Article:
In any case, could you use a contrasting wood to make a border around the room? As is, twenty-two courses of seven inch boards uses 352 feet of material and you have 360 feet to work with. Also, the 22 courses comes two inches short of covering the floor. You’re going to have to put some honkin’ big shoe molding on the walls to cover that gap, and even then you can’t afford to make a mistake. Every board will be used, no matter what happens.

Also, do the boards have tounge&groove moulding, or do you have another plan for keeping them level?

Well, take two…

course board1   board2     leftovers
1      10'(b1)   6'(b2)      8'(b1) 12'(b2)
2      12'(b2)   4'(b3)      8'(b1) 14'(b3)
3       8'(b1)   8'(b3)      6'(b3)
4       6'(b3)  10'(b4)      8'(b4)
5       4'(b5)  12'(b6)      8'(b4) 14'(b5) 6'(b6)
6       8'(b4)   8'(b5)      6'(b5) 6'(b6)
7      10'(b7)   6'(b5)      6'(b6) 8'(b7)
8      12'(b8)   4'(b9)      6'(b6) 8'(b7) 6'(b8) 14'(b9)
9       8'(b7)   8'(b9)      6'(b6) 6'(b8) 6'(b9)
10      6'(b6)  10'(b10)     6'(b8) 6'(b9) 8'(b10)
11      4'(b11) 6'/6'(b8/9)  8'(b10) 14'(b11)
12      8'(b10)  8'(b11)     6'(b11)
13     10'(b12)  6'(b11)     8'(b12)
14     12'(b13)  4'(b14)     8'(b12) 6'(b13) 14'(b14)
15      8'(b12)  8'(b14)     6'(b13) 6'(b14)
16      6'(b13) 10'(b15)     6'(b14) 8'(b15)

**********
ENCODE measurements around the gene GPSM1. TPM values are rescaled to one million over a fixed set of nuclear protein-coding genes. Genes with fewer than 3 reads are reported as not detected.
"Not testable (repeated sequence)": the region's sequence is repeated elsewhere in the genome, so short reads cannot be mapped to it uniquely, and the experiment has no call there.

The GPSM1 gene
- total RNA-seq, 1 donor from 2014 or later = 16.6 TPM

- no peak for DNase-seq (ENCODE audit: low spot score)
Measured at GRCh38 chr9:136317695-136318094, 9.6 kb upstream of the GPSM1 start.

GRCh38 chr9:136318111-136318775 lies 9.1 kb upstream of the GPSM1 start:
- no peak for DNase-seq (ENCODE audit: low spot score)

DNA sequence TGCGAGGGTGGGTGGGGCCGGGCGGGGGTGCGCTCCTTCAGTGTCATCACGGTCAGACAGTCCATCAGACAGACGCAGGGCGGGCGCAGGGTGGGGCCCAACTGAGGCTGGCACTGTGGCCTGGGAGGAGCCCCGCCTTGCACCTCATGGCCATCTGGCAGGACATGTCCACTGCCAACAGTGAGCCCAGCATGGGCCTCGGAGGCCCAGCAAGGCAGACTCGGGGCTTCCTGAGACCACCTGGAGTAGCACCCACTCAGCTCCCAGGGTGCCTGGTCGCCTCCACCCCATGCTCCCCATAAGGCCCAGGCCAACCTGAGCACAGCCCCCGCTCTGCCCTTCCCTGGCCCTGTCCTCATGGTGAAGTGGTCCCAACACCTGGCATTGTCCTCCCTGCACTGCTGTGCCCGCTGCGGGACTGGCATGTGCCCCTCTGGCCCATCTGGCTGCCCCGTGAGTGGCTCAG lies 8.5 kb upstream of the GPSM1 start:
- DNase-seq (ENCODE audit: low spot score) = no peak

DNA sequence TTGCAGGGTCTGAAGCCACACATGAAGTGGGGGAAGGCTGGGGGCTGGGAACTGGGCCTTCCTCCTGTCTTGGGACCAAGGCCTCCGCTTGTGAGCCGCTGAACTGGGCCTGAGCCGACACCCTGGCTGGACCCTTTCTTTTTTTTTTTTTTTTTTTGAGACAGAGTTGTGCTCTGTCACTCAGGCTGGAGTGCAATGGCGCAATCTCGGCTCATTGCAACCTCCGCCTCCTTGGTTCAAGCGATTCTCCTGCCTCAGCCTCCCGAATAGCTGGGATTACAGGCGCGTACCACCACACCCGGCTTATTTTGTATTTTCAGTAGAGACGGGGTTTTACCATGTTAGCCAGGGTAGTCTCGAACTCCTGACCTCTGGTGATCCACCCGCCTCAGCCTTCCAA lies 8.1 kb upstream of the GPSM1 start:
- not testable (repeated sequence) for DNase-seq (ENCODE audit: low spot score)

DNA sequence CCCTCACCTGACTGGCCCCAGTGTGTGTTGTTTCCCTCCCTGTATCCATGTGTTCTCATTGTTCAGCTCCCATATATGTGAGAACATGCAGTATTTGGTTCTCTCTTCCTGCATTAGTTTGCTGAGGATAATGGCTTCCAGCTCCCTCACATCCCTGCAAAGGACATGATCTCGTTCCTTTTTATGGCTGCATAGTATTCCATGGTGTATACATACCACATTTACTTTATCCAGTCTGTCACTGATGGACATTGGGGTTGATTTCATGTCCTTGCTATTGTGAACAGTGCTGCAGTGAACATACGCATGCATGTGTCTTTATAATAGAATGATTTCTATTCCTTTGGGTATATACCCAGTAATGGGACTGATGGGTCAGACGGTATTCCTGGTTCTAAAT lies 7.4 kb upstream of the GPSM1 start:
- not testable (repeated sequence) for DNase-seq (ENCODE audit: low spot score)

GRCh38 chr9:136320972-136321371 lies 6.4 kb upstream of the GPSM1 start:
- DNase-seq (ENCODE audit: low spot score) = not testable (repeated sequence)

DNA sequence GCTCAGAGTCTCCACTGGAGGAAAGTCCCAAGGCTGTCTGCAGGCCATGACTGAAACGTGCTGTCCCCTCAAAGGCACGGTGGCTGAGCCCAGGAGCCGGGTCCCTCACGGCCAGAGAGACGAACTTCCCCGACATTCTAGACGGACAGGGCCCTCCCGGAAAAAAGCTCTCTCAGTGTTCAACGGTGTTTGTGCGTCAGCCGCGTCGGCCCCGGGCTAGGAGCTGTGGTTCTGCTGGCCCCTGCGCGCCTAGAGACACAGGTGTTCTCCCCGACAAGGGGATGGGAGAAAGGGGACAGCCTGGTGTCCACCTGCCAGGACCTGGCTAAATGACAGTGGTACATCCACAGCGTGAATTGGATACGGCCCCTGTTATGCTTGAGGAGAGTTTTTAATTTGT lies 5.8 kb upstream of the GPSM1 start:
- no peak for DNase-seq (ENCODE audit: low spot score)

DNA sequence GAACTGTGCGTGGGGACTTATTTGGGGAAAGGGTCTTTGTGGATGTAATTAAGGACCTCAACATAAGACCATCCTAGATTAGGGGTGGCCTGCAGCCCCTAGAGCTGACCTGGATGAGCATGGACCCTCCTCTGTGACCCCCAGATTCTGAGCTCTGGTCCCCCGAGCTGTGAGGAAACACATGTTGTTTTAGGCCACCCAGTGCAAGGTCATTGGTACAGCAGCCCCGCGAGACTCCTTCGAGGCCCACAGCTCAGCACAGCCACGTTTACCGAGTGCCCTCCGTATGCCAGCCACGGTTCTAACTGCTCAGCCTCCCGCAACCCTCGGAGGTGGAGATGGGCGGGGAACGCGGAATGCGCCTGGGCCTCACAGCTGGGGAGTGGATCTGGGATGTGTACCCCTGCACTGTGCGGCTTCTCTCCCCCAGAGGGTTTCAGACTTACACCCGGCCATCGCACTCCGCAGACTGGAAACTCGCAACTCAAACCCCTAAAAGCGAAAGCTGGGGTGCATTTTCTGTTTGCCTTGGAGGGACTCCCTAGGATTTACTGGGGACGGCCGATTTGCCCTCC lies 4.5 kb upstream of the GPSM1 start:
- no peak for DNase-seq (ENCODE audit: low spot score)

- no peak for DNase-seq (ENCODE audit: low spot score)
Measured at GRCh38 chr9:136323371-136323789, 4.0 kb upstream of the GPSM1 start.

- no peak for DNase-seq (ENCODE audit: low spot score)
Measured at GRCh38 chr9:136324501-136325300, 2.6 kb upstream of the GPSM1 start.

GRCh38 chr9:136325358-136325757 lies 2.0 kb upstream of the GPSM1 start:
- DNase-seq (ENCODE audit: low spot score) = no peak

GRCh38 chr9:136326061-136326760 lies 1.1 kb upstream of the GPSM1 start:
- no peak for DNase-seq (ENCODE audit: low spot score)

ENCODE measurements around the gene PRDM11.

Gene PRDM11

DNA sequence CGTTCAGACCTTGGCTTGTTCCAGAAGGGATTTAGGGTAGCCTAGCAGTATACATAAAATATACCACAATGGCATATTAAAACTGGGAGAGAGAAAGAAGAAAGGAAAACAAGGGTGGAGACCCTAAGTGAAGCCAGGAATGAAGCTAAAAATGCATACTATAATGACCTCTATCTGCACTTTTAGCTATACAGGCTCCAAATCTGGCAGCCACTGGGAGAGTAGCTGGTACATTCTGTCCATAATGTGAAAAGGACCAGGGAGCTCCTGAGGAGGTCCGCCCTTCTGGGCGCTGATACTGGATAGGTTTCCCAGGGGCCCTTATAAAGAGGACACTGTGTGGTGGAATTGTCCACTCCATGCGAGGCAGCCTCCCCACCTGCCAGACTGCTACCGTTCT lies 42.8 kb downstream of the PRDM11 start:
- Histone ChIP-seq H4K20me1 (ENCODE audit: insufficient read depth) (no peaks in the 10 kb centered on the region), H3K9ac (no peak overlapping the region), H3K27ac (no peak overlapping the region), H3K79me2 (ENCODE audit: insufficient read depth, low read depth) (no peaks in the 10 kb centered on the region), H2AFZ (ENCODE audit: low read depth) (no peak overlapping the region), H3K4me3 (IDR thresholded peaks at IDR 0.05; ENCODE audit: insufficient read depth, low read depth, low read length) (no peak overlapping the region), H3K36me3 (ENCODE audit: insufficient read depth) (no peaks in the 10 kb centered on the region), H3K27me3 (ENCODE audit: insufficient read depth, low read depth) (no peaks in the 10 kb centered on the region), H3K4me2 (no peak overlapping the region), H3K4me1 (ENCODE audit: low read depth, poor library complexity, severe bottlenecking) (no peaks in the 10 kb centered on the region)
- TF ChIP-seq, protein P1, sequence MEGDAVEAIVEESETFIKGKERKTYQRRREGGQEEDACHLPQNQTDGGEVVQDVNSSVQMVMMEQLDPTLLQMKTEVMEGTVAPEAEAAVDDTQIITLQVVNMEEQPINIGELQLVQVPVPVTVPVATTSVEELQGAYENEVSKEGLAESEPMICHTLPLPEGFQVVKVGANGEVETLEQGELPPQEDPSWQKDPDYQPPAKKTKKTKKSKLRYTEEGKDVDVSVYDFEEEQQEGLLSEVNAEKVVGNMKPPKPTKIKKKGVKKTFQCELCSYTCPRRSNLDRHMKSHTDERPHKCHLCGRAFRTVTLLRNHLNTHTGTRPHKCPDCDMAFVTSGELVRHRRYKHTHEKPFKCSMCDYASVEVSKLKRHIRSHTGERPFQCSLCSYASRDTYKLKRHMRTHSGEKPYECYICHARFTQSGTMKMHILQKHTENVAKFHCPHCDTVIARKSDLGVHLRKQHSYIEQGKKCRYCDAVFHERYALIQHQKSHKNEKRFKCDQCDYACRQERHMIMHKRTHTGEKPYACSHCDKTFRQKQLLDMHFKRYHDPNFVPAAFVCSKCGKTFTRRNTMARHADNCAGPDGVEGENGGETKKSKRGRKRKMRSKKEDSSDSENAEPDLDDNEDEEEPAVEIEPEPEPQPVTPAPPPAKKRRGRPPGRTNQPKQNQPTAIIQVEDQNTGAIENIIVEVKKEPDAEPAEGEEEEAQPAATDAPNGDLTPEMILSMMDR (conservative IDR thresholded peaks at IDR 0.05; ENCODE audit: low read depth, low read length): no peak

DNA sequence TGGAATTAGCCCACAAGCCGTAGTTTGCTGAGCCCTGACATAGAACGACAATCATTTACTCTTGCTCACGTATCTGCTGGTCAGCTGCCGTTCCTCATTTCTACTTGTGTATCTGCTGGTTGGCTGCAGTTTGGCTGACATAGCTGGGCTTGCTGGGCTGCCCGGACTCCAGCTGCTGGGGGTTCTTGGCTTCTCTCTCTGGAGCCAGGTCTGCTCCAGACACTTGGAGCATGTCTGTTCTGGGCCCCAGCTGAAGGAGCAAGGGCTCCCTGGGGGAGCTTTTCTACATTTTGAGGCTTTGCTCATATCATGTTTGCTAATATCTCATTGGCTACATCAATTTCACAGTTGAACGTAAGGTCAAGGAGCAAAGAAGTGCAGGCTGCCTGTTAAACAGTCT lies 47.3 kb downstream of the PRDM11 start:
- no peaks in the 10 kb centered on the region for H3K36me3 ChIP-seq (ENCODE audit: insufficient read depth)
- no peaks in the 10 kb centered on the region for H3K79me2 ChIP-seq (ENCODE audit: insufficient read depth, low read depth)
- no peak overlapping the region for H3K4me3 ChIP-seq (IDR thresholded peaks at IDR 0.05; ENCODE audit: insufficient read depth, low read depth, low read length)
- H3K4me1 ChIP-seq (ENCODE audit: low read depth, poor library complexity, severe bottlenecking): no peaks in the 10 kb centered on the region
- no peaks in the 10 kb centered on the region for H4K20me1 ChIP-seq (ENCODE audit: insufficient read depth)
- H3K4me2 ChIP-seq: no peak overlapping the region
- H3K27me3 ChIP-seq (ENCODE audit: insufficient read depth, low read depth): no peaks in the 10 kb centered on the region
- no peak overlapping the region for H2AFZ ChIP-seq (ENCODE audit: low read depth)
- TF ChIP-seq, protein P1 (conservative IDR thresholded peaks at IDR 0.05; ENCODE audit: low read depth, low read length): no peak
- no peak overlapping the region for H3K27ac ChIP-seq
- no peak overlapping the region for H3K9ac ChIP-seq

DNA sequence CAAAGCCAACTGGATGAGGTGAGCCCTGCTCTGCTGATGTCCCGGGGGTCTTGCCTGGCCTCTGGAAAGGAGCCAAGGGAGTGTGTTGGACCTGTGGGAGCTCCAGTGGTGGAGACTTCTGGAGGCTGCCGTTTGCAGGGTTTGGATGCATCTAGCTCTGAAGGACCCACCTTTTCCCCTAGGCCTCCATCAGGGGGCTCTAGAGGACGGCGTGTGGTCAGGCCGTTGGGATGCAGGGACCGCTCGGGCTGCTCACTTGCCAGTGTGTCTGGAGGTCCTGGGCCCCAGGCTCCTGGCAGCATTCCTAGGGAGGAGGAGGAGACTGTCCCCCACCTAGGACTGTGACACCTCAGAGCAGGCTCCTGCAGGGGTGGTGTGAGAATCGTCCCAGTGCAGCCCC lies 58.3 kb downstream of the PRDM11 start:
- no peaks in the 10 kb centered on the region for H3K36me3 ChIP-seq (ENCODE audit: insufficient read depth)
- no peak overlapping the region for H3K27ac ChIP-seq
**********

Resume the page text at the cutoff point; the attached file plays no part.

17      4'(b16) 12'(b17)     6'(b14) 8'(b15) 14'(b16) 6'(b17)
18      8'(b15)  8'(b16)     6'(b14) 6'(b16) 6'(b17)
19     10'(b18)  6'(b14)     6'(b16) 6'(b17)
20     6'/6'(b16/17) 4'(b19) 14'(b19)
21      8'(b19)  8'(b20)     6'(b19) 10'(b20)
22      6'(b19) 10'(b20)

I’m still missing eight feet somewhere in there, but that’s the general idea. Sorry, I need to sleep.

I think I might just be reiterating what cornflakes is saying, but…

If it were my home, I would simply begin laying them, making cuts as I go, always using the remaining cut off board first on the next course.
This would result in an even stair-step pattern:


  • Definitely use the “stair step” method described by several previous posters. It will look much better to keep your joints staggered.

  • All else being equal, flooring ususally looks better when laid running the length of the room. If adjoining rooms or hallways have wood flooring, however, it may look better to match the way they run - otherwise you end up with a patchwork quilt look.

  • You have no room for error. Generally, to cover 208 sq. ft. you would want to have at least 221 sq. ft. of board to allow for spoilage. Draw the room to scale on graph paper. Draw in the boards on the grid so you know exactly how each board will be cut and where it will fit.